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*Anatole Broyard was born on this date in 1920. He was a Black writer and literary critic. Anatole Paul Broyard was born in New Orleans, Louisiana, into a Black Creole family established as free people of color before the American Civil War. The first Broyard recorded in Louisiana was a French colonist in the mid-eighteenth century.
He was the son of Paul Anatole Broyard, a carpenter and construction worker, and his wife, Edna Miller, neither of whom had finished elementary school. Broyard was the second of three children; two years older, he and his sister Lorraine were light-skinned with European features. Their younger sister, Shirley, had darker skin and African features. When he was a child, his family moved to New York City as part of the Great Migration; His father thought there were more work opportunities. They lived in a working-class and racially diverse community in Brooklyn. Having grown up in the French Quarter's Creole community, Broyard felt he had little in common with the urban Blacks of Brooklyn. He saw his parents "pass" as white to get work, as his father found the carpenters union racially discriminatory.
By high school, the young Broyard had become interested in artistic and cultural life; his sister Shirley said he was the only one in the family with such interests. While growing up in Brooklyn, where his family had moved, he was ostracized by both white and black kids. The Black kids picked on him because he looked white, and the white kids rejected him because they knew his family was Black. He'd come home from school with his jacket torn, and his parents wouldn't ask what happened. As an adult, he didn't tell his family about his racial background because he wanted to spare his children from going through what he did. Broyard had some stories accepted for publication in the 1940s. He began studying at Brooklyn College before the U.S. entered World War II.
The armed services were segregated when he enlisted in the army, and no Blacks were officers. He was accepted as white at enlistment and took that opportunity to enter and successfully complete officers’ school. During his service, he was promoted to the rank of captain. Broyard first married Aida Sanchez, a light-skinned, Black Puerto Rican woman; they had a daughter, Gala. They divorced after Broyard returned from military service in World War II.
During the 1940s, Broyard published stories in Modern Writing, Discovery, and New World Writing, three leading pocket-book format "little magazines." He also contributed articles and essays to periodicals such as Partisan Review, Commentary, Neurotica, and New Directions Publishing. His stories were included in two anthologies of fiction widely associated with the Beat writers, but Broyard did not identify with them. He did not identify with or champion Black political causes. Because of his artistic ambition, he never acknowledged his blackness in some circumstances. On the other hand, Margaret Harrell has written that she and other acquaintances were casually told that he was a writer and Black before meeting him, and not in the sense of having to keep it secret.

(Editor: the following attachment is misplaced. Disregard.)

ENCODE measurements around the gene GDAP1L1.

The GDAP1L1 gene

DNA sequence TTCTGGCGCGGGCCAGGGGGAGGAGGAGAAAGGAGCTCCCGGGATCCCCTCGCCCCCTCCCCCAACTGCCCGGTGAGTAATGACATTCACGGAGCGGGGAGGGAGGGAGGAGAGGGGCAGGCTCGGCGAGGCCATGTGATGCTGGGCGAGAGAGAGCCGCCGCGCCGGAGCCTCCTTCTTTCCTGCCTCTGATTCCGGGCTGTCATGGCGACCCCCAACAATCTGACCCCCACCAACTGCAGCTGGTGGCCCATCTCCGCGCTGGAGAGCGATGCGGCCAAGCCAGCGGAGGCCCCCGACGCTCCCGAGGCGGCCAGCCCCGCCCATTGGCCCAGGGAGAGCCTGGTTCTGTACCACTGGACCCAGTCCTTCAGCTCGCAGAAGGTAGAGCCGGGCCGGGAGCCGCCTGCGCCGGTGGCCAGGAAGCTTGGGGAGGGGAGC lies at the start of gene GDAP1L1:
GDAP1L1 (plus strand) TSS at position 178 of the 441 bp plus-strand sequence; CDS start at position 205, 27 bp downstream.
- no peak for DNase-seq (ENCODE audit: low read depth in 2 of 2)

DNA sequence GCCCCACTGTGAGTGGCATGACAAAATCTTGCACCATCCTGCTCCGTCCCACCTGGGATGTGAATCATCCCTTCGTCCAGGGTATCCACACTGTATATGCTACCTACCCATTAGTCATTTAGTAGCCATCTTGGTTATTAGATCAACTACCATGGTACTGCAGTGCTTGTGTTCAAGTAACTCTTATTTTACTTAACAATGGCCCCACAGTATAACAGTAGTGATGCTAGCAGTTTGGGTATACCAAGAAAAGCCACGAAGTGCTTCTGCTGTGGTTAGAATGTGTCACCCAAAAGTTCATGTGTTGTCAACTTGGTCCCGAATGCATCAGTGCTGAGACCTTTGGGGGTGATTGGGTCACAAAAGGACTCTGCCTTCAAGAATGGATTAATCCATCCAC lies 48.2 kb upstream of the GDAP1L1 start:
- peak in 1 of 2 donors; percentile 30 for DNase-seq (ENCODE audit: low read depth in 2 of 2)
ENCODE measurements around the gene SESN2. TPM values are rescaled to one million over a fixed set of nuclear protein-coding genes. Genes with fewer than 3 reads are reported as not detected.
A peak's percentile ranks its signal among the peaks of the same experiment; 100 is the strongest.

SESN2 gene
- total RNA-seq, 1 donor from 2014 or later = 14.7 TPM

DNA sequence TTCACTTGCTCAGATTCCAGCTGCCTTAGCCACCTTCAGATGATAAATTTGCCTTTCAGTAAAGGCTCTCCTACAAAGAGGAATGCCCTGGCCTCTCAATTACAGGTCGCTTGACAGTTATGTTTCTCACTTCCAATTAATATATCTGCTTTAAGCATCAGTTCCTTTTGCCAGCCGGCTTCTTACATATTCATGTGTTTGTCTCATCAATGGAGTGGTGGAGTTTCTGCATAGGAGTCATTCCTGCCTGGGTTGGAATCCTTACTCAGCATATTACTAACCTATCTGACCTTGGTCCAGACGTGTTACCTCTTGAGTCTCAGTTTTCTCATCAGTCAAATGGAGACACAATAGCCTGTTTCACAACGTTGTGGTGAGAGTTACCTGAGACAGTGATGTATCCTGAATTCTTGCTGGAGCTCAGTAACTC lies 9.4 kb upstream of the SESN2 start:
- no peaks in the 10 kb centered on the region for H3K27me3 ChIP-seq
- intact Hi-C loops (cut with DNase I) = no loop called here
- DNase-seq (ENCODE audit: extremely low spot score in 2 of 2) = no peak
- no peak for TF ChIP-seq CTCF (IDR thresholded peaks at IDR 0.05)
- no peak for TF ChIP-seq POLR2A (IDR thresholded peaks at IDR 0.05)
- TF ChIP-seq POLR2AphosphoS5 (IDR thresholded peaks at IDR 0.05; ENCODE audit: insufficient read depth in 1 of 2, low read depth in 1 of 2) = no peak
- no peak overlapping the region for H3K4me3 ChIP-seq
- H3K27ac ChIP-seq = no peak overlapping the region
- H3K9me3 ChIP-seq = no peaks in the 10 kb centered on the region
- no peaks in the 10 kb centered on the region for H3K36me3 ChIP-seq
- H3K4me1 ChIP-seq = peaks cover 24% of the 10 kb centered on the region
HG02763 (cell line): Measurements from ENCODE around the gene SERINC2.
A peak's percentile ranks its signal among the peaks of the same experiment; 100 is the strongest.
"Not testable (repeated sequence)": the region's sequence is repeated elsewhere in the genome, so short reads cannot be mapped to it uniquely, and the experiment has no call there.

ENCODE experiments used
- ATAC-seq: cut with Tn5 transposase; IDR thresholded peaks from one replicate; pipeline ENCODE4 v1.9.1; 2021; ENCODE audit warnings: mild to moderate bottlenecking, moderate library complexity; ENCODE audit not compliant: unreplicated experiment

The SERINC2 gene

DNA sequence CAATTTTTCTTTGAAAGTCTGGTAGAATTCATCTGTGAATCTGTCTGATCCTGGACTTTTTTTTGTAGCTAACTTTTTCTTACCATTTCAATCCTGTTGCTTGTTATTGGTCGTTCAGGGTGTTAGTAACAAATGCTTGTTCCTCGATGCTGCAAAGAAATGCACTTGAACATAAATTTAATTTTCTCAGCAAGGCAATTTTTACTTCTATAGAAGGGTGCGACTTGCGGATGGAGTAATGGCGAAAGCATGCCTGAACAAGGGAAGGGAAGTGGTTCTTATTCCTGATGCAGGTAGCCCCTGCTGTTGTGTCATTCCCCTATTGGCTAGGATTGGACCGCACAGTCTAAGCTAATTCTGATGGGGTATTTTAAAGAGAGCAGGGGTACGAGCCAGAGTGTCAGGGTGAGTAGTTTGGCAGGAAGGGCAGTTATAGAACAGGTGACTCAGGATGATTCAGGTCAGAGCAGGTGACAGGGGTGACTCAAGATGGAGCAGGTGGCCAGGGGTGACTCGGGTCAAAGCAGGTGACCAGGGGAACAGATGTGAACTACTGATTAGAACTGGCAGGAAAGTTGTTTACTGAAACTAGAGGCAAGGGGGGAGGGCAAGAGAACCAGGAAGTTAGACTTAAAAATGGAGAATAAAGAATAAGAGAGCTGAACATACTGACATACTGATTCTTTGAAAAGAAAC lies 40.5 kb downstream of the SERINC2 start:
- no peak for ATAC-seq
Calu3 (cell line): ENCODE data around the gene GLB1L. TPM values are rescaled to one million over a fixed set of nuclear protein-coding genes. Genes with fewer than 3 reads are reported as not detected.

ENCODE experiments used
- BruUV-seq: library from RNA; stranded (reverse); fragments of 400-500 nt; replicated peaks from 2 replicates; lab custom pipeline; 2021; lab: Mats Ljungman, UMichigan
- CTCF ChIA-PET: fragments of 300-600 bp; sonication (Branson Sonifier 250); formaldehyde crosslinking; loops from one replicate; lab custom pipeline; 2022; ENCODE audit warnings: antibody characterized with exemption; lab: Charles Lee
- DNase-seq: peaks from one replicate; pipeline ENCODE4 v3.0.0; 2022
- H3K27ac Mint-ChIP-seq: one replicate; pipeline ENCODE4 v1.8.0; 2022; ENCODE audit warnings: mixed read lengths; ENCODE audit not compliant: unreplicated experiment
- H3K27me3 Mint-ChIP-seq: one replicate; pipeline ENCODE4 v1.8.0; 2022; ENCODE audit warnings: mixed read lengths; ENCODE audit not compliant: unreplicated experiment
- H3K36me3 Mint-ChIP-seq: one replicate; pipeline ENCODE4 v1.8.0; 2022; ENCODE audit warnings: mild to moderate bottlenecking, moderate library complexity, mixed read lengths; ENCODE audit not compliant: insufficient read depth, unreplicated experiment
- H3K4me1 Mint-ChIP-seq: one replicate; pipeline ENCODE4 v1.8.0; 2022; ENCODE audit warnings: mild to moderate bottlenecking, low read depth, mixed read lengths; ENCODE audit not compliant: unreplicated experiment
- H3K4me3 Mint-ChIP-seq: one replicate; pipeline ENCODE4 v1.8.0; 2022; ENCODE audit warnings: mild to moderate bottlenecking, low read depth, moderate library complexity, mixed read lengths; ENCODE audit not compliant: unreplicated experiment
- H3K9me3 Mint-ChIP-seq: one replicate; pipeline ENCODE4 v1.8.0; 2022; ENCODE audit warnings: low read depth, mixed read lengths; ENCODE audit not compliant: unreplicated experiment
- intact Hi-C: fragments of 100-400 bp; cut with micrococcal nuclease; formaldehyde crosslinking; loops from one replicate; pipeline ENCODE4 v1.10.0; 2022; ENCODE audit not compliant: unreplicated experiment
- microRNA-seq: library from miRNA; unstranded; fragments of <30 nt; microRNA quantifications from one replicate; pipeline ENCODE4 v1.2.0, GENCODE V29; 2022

He often was said to be working on a novel but never published one. After the 1950s, Broyard taught creative writing at The New School, New York University, and Columbia University, in addition to his regular book reviewing. That he was partially black was well known in the Greenwich Village literary and art community from the early 1960s. Broyard wrote daily book reviews for The New York Times for nearly fifteen years. John Leonard's editor said, "A good book review is an act of seduction, and when he [Broyard] did it, there was no one better." In 1961, at 40, Broyard married again to Alexandra (Sandy) Nelson, a modern dancer and younger white-American woman (of Norwegian) ancestry. He was indirect about his family, but she learned about him. They had two children: son Todd, born in 1964, and daughter Bliss, born in 1966. The Broyards raised their children as white in suburban Connecticut. When they had grown into young adults, his wife urged him to tell them about his family (and theirs), but he never did.
In the late 1970s, Broyard started publishing brief personal essays in the Times, which many considered among his best work. These were collected in Men, Women, and Anti-Climaxes, published in 1980. In 1984 he was given a column in the Book Review, for which he also worked as an editor. He was among those considered "gatekeepers" in the New York literary world, whose positive opinions were critical to a writer's success. Shortly before he died, Broyard wrote a statement others later took to represent his views. In explaining why he so missed his friend, the writer Milton Klonsky, with whom he used to talk every day, he said that after Milton died, "No one talked to me as an equal."
Although critics framed the issue of his identity as one of race, Broyard wanted personal equality and acceptance: he wanted neither to be talked down to nor looked up to, as he believed either masked the true human being. His wife told their children of their father's secret before his death. AnatoleBroyard died in October 1990 of prostate cancer, diagnosed in 1989. His The New York Times obituary did not mention his first wife and child.